Exploring Distributed Director Technologies


The drawback to DNS load balancing is that client DNS servers are blindly sent A records for each site, even if one of the sites is overloaded or goes down completely. Instead of using DNS load balancing, you can use the Distributed Director (DD) to intelligently distribute requests across your sites. The DD is the GSLB equivalent of the SLB Local Director (LD) device discussed in Chapter 10, "Exploring Server Load Balancing." As you learned, Cisco retired the LD and replaced it with the features and functionality of the CSS and CSM. Similarly, Cisco previously packaged the Distributed Director (DD) within a standalone GSLB hardware appliance. However, Cisco also retired the DD hardware appliance but ported the DD features to the Cisco IOS platform.

Note

Future GSLB development is moving towards the Global Site Selector (GSS); therefore, you should consider using GSS in the place of the DD for GSLB. However, as Figure 12-4 suggests, a core GSS can be used with the CSS and CSM located at individual sites for site selection and request distribution using the Content Application Peering Protocol (CAPP).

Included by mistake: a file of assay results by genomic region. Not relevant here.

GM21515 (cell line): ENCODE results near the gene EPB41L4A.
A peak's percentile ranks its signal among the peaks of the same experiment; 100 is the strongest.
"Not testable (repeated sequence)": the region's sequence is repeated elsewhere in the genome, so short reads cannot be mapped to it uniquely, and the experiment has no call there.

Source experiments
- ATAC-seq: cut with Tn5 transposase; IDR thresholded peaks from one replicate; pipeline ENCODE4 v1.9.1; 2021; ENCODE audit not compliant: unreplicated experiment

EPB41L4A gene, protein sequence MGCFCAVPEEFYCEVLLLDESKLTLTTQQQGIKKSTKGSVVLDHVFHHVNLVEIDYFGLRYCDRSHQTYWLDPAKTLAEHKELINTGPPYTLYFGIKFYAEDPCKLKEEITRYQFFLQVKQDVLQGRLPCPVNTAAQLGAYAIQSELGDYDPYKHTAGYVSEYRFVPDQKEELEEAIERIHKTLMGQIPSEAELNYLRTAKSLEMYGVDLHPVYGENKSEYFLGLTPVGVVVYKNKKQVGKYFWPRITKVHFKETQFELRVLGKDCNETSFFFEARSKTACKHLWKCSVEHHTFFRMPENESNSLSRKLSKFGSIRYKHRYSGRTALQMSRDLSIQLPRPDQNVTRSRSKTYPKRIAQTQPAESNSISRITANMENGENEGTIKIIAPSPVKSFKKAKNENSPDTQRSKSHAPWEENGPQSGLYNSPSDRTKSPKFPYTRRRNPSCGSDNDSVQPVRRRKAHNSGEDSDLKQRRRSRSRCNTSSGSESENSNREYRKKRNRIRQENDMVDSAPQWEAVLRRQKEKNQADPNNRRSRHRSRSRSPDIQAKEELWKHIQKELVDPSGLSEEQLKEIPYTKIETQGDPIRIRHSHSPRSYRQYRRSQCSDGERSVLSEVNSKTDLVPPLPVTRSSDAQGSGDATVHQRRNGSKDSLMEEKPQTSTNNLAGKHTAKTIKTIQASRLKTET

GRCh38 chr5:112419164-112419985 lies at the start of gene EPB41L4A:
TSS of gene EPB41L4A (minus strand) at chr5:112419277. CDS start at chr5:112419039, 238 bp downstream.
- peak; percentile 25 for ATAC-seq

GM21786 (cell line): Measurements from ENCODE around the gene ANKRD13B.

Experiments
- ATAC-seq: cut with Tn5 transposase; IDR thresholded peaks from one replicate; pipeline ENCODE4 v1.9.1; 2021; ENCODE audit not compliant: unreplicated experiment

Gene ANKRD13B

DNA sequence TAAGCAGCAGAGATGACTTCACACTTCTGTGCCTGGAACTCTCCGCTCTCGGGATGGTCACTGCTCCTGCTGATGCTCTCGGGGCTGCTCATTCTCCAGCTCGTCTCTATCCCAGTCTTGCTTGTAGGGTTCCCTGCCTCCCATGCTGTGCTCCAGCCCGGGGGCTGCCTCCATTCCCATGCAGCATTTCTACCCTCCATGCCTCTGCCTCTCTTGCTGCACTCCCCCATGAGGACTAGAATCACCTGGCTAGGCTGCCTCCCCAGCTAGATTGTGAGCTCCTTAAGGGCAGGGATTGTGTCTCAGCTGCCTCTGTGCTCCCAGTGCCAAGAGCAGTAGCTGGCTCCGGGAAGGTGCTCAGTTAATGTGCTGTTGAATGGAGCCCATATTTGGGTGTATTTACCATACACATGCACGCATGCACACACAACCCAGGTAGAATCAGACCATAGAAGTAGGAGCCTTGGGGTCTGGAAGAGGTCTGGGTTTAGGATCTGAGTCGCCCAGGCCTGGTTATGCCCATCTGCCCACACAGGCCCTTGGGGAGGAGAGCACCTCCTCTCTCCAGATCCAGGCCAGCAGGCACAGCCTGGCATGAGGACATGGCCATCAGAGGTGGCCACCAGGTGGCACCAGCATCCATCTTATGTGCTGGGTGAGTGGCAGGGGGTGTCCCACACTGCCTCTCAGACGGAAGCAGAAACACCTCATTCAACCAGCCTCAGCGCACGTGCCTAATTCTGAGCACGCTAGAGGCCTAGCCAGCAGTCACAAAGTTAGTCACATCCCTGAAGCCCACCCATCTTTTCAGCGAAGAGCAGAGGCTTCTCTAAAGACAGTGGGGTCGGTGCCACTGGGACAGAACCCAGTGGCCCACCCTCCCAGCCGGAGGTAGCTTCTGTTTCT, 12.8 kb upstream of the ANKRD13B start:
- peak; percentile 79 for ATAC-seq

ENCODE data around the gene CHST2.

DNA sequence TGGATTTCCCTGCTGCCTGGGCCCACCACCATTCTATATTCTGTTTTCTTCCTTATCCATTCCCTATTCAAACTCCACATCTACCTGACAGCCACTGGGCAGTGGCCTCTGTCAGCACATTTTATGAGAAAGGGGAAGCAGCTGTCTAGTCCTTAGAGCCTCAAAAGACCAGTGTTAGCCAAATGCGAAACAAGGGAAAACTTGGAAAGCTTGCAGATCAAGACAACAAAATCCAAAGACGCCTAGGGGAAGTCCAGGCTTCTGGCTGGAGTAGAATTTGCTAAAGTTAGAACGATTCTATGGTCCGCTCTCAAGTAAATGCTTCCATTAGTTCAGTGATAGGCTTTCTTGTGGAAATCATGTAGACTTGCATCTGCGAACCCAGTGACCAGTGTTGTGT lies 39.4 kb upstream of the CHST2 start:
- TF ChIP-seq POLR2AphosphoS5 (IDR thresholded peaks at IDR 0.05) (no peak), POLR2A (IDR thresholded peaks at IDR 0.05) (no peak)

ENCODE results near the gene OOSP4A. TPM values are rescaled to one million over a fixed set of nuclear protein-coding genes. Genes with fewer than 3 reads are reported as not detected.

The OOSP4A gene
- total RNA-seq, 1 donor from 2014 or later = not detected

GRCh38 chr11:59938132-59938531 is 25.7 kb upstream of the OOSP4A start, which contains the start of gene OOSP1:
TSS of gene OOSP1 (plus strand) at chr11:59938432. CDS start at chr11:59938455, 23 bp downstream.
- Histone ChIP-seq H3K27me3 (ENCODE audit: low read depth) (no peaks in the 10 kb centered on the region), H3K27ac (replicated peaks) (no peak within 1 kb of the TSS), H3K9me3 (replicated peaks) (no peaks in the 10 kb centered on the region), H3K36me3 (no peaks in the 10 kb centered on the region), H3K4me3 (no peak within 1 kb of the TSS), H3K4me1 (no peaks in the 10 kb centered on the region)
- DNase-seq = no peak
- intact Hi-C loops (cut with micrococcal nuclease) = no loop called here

Figure 12-4. Distributing DNS Requests Across Sites


Figure 12-4 shows how you can place a router running DD or a GSS in a multisite distributed network.

DDs do not contain full DNS server software but can respond to iterative DNS requests with A records for a small number of subdomains. To configure your DD to respond to A record requests, you must delegate authority of the domain of your distributed application from your iterative DNS server to your DD. To do this, you can add the following NS record and A record to your iterative DNS server, thus delegating the domain to the DD:

 www.cisco.com. IN NS dd.cisco.com. dd.cisco.com. IN A 10.1.10.1 


You can locate your DD at your organization's headquarters, or at any one of the sites. To configure your DD to respond to A record requests from clients, first create the SOA record on the DD as follows:

 ip dns primary www.cisco.com soa dd1.cisco.com gslb-admin@cisco.com   21600 900 7776000 86400 


Note

With the design in Figure 12-4, if the central site containing the DD and IDNS server goes down, then your entire GSLB goes down. To avoid this, you can enable a DD and IDNS server at each site and configure the TLD DNS server to perform DNS load balancing across the IDNS servers (for the *.cisco.com domains), which in turn can DNS load balance across your DDs (for the www.cisco.com domain).